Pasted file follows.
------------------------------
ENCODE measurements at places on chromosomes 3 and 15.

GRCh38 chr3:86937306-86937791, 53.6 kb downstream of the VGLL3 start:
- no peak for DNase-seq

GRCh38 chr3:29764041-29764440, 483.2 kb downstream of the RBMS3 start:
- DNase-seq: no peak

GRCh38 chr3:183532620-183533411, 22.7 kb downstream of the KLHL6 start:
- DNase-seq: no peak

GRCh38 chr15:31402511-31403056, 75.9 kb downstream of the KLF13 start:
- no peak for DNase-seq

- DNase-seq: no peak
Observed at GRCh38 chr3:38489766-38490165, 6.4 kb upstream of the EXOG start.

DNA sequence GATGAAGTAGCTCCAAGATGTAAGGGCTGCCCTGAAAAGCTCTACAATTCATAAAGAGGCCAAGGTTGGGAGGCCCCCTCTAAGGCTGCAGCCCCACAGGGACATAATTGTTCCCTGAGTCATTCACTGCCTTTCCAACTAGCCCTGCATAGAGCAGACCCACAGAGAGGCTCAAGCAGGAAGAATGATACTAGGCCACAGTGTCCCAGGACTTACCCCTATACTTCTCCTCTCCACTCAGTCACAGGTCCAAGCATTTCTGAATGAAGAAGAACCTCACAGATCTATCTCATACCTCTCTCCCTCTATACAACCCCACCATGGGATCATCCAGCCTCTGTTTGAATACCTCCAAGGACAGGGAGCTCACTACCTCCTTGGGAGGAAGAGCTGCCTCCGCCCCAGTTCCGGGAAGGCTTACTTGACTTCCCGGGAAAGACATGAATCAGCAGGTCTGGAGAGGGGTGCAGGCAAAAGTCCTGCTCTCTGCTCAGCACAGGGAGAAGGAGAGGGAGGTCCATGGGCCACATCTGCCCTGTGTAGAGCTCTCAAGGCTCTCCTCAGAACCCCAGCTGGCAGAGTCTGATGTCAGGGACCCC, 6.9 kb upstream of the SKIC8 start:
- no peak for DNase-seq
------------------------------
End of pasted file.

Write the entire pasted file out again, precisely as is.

ENCODE measurements at places on chromosomes 3 and 15.

GRCh38 chr3:86937306-86937791, 53.6 kb downstream of the VGLL3 start:
- no peak for DNase-seq

GRCh38 chr3:29764041-29764440, 483.2 kb downstream of the RBMS3 start:
- DNase-seq: no peak

GRCh38 chr3:183532620-183533411, 22.7 kb downstream of the KLHL6 start:
- DNase-seq: no peak

GRCh38 chr15:31402511-31403056, 75.9 kb downstream of the KLF13 start:
- no peak for DNase-seq

- DNase-seq: no peak
Observed at GRCh38 chr3:38489766-38490165, 6.4 kb upstream of the EXOG start.

DNA sequence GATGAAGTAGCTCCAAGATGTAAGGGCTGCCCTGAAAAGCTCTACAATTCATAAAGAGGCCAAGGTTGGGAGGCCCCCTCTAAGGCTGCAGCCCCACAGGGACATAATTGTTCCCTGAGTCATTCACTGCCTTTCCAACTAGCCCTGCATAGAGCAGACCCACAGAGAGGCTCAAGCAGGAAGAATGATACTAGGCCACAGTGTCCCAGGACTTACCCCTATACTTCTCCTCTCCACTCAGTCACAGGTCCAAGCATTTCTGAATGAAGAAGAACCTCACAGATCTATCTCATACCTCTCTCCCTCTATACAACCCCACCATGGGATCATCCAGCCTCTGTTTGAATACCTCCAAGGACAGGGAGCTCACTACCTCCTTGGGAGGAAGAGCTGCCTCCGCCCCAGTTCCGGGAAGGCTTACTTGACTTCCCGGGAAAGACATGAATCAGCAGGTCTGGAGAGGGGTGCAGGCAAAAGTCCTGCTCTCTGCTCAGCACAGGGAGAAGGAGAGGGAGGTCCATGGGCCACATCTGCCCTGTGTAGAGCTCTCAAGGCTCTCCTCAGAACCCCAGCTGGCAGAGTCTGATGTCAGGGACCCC, 6.9 kb upstream of the SKIC8 start:
- no peak for DNase-seq